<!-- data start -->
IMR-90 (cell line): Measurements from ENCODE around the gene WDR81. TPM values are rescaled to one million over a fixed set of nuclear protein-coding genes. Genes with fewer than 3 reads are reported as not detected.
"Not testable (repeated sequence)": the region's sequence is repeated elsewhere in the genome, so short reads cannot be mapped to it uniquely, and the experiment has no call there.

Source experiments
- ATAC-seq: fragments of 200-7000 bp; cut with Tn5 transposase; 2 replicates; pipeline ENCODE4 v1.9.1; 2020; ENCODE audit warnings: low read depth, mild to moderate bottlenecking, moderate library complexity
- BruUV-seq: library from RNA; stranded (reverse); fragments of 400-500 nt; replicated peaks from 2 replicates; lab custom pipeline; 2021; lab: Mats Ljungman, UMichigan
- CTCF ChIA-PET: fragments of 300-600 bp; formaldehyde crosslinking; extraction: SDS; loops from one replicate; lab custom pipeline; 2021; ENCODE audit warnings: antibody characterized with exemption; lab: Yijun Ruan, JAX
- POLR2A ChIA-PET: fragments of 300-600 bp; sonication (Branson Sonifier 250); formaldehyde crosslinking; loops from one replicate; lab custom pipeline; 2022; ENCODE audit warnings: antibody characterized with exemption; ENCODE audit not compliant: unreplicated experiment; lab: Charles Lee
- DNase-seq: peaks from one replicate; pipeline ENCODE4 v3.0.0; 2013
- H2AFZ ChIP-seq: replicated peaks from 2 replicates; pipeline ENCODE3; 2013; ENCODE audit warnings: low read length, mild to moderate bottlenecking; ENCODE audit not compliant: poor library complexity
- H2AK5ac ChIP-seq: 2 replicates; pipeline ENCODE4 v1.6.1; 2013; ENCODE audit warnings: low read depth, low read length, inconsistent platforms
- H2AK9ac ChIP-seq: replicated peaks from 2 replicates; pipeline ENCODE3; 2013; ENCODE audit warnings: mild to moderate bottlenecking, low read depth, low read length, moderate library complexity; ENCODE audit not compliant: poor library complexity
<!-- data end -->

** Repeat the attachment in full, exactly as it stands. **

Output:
IMR-90 (cell line): Measurements from ENCODE around the gene WDR81. TPM values are rescaled to one million over a fixed set of nuclear protein-coding genes. Genes with fewer than 3 reads are reported as not detected.
"Not testable (repeated sequence)": the region's sequence is repeated elsewhere in the genome, so short reads cannot be mapped to it uniquely, and the experiment has no call there.

Source experiments
- ATAC-seq: fragments of 200-7000 bp; cut with Tn5 transposase; 2 replicates; pipeline ENCODE4 v1.9.1; 2020; ENCODE audit warnings: low read depth, mild to moderate bottlenecking, moderate library complexity
- BruUV-seq: library from RNA; stranded (reverse); fragments of 400-500 nt; replicated peaks from 2 replicates; lab custom pipeline; 2021; lab: Mats Ljungman, UMichigan
- CTCF ChIA-PET: fragments of 300-600 bp; formaldehyde crosslinking; extraction: SDS; loops from one replicate; lab custom pipeline; 2021; ENCODE audit warnings: antibody characterized with exemption; lab: Yijun Ruan, JAX
- POLR2A ChIA-PET: fragments of 300-600 bp; sonication (Branson Sonifier 250); formaldehyde crosslinking; loops from one replicate; lab custom pipeline; 2022; ENCODE audit warnings: antibody characterized with exemption; ENCODE audit not compliant: unreplicated experiment; lab: Charles Lee
- DNase-seq: peaks from one replicate; pipeline ENCODE4 v3.0.0; 2013
- H2AFZ ChIP-seq: replicated peaks from 2 replicates; pipeline ENCODE3; 2013; ENCODE audit warnings: low read length, mild to moderate bottlenecking; ENCODE audit not compliant: poor library complexity
- H2AK5ac ChIP-seq: 2 replicates; pipeline ENCODE4 v1.6.1; 2013; ENCODE audit warnings: low read depth, low read length, inconsistent platforms
- H2AK9ac ChIP-seq: replicated peaks from 2 replicates; pipeline ENCODE3; 2013; ENCODE audit warnings: mild to moderate bottlenecking, low read depth, low read length, moderate library complexity; ENCODE audit not compliant: poor library complexity